Here's Why Facing Death Anxiety Can Create Calm In Your Life

Death anxiety is the fear we experience when contemplating or facing our own mortality. Like much of our anxiety, it is an anticipation of pain and loss, but this anxiety is different for one poignant reason. While many things we are anxious about will never happen, our passing from this world seems to be a sure thing.

Though not a pleasant concept to consider, death anxiety is the root of many emotional and psychological problems, possibly all of them. Mortality is an influential undercurrent in everyone's life whether ignored or faced.

Sometimes events force us to make eye contact with death. It could be a tragedy or a birthday. The subject surfaces at different times in our lives and runs deep at others.

Why Look At This Terrorising Topic

Research has shown that in East Asian cultures, life and death have the relationship of yin and yang, meaning they are inseparable. In consequence, a shocking event or contemplation of death influences Easterners to enjoy life to the fullest.

In the West, death is perceived as the loss of all we hold dear. What is precious we know will be taken away. This explains why Westerners, when faced with mortality, tend to become narrow-minded, nationalistic, and defensive.

While the Eastern perspective results in living with gusto, Western perception causes us to hunker down in mental and emotional bunkers. This is why talking about mortality, though uncomfortable for most of us, is important.

The psychiatrist Irvin Yalom said, "Though death cannot be avoided, confronting the fact that you will die has rewards, namely that people who can do it tend to become calmer, more centered and aware, and more able to ignore distractions and anxieties and focus on what is truly important (e.g., loving relationships)."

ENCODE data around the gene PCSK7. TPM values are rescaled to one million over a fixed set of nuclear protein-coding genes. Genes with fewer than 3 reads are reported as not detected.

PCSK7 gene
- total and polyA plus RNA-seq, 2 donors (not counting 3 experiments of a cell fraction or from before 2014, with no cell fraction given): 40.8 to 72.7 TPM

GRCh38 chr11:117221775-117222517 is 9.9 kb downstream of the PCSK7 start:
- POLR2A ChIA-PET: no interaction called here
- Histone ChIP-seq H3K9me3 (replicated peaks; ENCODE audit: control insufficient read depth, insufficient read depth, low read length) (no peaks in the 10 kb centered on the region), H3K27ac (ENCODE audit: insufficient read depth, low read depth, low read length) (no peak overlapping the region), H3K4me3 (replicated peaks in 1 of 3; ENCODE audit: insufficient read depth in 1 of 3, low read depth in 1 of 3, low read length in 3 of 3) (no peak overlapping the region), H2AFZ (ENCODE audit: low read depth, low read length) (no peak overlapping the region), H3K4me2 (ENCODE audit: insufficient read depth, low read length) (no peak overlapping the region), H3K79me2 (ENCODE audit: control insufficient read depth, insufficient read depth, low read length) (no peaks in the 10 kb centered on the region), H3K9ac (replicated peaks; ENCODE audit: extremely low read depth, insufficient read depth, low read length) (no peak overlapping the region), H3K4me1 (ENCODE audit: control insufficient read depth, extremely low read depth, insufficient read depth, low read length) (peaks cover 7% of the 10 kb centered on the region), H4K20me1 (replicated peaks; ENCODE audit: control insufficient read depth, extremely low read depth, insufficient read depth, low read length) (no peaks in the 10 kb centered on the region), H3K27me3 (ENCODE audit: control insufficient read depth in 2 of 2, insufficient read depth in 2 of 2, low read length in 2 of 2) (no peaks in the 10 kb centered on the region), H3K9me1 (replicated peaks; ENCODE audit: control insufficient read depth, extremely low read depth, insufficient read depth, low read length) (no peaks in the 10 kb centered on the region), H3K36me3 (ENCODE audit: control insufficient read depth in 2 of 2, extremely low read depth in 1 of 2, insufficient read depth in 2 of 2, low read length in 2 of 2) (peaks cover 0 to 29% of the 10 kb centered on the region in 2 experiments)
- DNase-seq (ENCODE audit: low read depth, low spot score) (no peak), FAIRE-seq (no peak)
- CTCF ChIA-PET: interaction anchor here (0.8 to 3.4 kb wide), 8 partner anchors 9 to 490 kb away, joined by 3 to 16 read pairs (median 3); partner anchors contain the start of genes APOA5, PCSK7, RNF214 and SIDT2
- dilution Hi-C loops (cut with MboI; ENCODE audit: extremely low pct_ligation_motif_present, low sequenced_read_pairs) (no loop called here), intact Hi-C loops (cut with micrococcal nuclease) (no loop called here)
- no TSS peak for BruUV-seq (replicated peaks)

The Effects of Death-Defying Defensiveness

Think about what people do when they become narrow and defensive, they may:

  • Keep themselves from anxiety-stirring situations.
  • Become angry, go on the offensive, and lash out even when there is no present danger.
  • Realize they cannot remedy the situation so attempt to control almost everything else.
  • Realize there is nothing they can do and feel worthless or helpless.
  • Repress their emotions in an attempt to avoid pain and anxiety.
  • Consider anything or anyone different from themselves as being dangerous.
  • Hold on to others (with a death grip) to be safe.

It seems monumentally ironic that if any of our defenses become too uncomfortable or unbearable we may resort to the thing we fear most to end our pain. However, when life is that unbearable we may feel there is nothing to lose.

Anyone with symptoms of anxiety or depression will likely see themselves in the list of defenses. It is time to get a conversation going with our selves, family, friends, or a counselor, about our perception of mortality so we can better enjoy the life we have.

Source: Nuys, David Ph.D. 2008. An Interview with Irvin Yalom, Jacobs, Tom. 2012. Eastern Philosophy Eases Death Anxiety
Photo: Pixabay

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